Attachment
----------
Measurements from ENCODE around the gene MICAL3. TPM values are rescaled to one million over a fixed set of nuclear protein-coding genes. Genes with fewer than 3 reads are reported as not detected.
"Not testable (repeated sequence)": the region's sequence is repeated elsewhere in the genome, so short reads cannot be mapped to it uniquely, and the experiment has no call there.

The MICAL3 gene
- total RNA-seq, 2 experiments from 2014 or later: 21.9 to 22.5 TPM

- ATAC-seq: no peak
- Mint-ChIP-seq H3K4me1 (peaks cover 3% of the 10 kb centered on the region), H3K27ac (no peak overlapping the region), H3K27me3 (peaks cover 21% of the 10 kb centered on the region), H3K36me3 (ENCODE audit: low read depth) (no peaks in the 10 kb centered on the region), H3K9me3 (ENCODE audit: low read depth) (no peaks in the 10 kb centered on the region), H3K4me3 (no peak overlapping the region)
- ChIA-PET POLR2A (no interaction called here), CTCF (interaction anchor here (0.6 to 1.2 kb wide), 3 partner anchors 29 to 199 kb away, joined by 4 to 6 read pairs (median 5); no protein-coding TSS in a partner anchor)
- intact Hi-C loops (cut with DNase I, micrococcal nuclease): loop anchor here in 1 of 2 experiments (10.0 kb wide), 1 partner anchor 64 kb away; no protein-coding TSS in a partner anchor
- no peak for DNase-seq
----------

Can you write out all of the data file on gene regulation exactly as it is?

Measurements from ENCODE around the gene MICAL3. TPM values are rescaled to one million over a fixed set of nuclear protein-coding genes. Genes with fewer than 3 reads are reported as not detected.
"Not testable (repeated sequence)": the region's sequence is repeated elsewhere in the genome, so short reads cannot be mapped to it uniquely, and the experiment has no call there.

The MICAL3 gene
- total RNA-seq, 2 experiments from 2014 or later: 21.9 to 22.5 TPM

- ATAC-seq: no peak
- Mint-ChIP-seq H3K4me1 (peaks cover 3% of the 10 kb centered on the region), H3K27ac (no peak overlapping the region), H3K27me3 (peaks cover 21% of the 10 kb centered on the region), H3K36me3 (ENCODE audit: low read depth) (no peaks in the 10 kb centered on the region), H3K9me3 (ENCODE audit: low read depth) (no peaks in the 10 kb centered on the region), H3K4me3 (no peak overlapping the region)
- ChIA-PET POLR2A (no interaction called here), CTCF (interaction anchor here (0.6 to 1.2 kb wide), 3 partner anchors 29 to 199 kb away, joined by 4 to 6 read pairs (median 5); no protein-coding TSS in a partner anchor)
- intact Hi-C loops (cut with DNase I, micrococcal nuclease): loop anchor here in 1 of 2 experiments (10.0 kb wide), 1 partner anchor 64 kb away; no protein-coding TSS in a partner anchor
- no peak for DNase-seq